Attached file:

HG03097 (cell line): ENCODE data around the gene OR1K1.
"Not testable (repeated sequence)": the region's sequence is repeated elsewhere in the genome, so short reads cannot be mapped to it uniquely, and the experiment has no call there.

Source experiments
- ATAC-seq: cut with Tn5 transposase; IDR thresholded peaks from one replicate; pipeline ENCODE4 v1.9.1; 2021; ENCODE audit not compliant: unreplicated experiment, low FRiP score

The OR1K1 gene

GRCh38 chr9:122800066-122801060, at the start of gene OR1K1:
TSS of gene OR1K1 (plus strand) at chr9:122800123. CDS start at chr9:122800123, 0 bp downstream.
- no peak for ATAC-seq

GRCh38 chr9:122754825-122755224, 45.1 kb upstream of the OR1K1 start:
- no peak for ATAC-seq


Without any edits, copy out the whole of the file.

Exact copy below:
HG03097 (cell line): ENCODE data around the gene OR1K1.
"Not testable (repeated sequence)": the region's sequence is repeated elsewhere in the genome, so short reads cannot be mapped to it uniquely, and the experiment has no call there.

Source experiments
- ATAC-seq: cut with Tn5 transposase; IDR thresholded peaks from one replicate; pipeline ENCODE4 v1.9.1; 2021; ENCODE audit not compliant: unreplicated experiment, low FRiP score

The OR1K1 gene

GRCh38 chr9:122800066-122801060, at the start of gene OR1K1:
TSS of gene OR1K1 (plus strand) at chr9:122800123. CDS start at chr9:122800123, 0 bp downstream.
- no peak for ATAC-seq

GRCh38 chr9:122754825-122755224, 45.1 kb upstream of the OR1K1 start:
- no peak for ATAC-seq